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Proceedings Paper

Dynamic volume CT: the next revolution in clinical CT
Author(s): Kirsten Boedeker; Rich Mather
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Paper Abstract

The need for table motion in multi-detector CT causes image volumes acquired for whole organ motion and perfusion studies to lack temporal uniformity. The next revolution in clinical CT, dynamic volume CT, mitigates this limitation by providing the ability to acquire an entire organ with isotropic resolution in a single gantry rotation with no table movement. The first dynamic volume CT scanner has recently been introduced and comprises 320 detector rows of 0.5mm channel thickness, covering 16cm of anatomy in one rotation of 0.35sec. This scanner offers many advancements in terms of temporal uniformity, reconstruction, and radiation dose. This system significantly reduces motion artifact and eliminates contrast phase differences within the volume. Because this scanner does not require helical acquisition for volumetric imaging, it delivers significantly less dose for applications such as CT coronary angiography exams as well as reduced dose in most other applications. Furthermore, by eliminating table motion, the need for complex interpolation methods that can distort cardiac images is removed. Image quality is not sacrificed compared with standard 64-row CT scanners, as demonstrated via low contrast, resolution, and accuracy measurements presented in this work. By capturing the entire brain in one rotation, brain perfusion, bone subtraction, and quantitative perfusion analysis are now possible with a single low dose exam. Dynamic volume CT offers to change the way medicine approaches stroke patients, myocardial perfusion studies, and imaging of other moving body parts such as the lung and joints.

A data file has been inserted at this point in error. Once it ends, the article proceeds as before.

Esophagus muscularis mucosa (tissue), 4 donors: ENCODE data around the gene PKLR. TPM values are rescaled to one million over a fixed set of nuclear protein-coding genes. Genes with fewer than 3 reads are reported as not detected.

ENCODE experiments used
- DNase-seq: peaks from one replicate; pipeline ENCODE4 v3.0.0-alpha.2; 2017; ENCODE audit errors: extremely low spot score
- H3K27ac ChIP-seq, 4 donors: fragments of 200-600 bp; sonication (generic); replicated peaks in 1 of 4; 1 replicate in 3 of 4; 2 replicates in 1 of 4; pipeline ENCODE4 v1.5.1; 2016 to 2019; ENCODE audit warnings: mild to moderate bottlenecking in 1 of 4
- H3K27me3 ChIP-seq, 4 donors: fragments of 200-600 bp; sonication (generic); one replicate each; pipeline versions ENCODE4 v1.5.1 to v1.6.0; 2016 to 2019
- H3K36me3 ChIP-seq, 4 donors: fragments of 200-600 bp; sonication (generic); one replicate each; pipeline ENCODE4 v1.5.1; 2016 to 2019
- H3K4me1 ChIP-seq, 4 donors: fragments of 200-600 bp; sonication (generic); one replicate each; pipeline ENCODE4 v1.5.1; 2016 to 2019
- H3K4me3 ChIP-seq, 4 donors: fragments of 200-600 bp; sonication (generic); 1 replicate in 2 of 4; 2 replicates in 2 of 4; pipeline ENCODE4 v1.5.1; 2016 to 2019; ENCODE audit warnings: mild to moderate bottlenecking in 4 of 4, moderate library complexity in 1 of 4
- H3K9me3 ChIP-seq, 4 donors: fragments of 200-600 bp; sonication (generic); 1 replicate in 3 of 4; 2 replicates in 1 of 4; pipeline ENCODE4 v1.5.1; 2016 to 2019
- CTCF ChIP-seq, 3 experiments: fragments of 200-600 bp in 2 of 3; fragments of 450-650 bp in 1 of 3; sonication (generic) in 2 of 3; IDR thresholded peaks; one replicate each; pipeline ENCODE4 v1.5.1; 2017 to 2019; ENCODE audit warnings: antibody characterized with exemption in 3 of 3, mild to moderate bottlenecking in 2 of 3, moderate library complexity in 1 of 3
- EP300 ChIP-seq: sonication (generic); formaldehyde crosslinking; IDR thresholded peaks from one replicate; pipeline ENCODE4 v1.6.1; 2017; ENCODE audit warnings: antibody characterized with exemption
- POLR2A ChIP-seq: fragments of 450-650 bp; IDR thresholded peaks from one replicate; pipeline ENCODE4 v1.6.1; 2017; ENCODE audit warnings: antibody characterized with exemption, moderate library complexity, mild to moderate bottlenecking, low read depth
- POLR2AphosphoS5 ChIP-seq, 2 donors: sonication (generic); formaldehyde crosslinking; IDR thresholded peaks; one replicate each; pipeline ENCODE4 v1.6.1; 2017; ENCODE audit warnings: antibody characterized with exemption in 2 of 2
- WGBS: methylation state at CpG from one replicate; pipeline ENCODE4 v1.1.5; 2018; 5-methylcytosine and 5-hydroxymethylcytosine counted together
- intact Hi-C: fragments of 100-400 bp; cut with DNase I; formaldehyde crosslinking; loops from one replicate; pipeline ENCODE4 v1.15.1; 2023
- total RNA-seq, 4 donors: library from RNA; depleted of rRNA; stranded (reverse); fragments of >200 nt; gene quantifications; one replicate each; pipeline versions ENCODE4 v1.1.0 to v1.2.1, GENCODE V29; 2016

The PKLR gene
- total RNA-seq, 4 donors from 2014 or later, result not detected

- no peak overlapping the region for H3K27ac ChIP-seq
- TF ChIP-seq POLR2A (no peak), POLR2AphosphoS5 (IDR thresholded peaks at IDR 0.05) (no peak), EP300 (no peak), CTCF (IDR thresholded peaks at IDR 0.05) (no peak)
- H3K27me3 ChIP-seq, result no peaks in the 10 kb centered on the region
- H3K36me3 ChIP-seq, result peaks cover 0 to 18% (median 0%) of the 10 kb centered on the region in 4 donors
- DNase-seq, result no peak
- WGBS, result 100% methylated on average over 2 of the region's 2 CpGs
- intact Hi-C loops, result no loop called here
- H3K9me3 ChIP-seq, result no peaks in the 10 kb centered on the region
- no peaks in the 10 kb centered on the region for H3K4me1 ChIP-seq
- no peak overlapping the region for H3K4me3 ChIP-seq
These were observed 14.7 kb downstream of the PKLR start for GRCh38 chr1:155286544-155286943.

Paper Details

Date Published: 15 September 2008
PDF: 9 pages
Proc. SPIE 7078, Developments in X-Ray Tomography VI, 707808 (15 September 2008);
Show Author Affiliations
Kirsten Boedeker, Toshiba America Medical Systems, Inc. (United States)
Rich Mather, Toshiba America Medical Systems, Inc. (United States)

Published in SPIE Proceedings Vol. 7078:
Developments in X-Ray Tomography VI
Stuart R. Stock, Editor(s)

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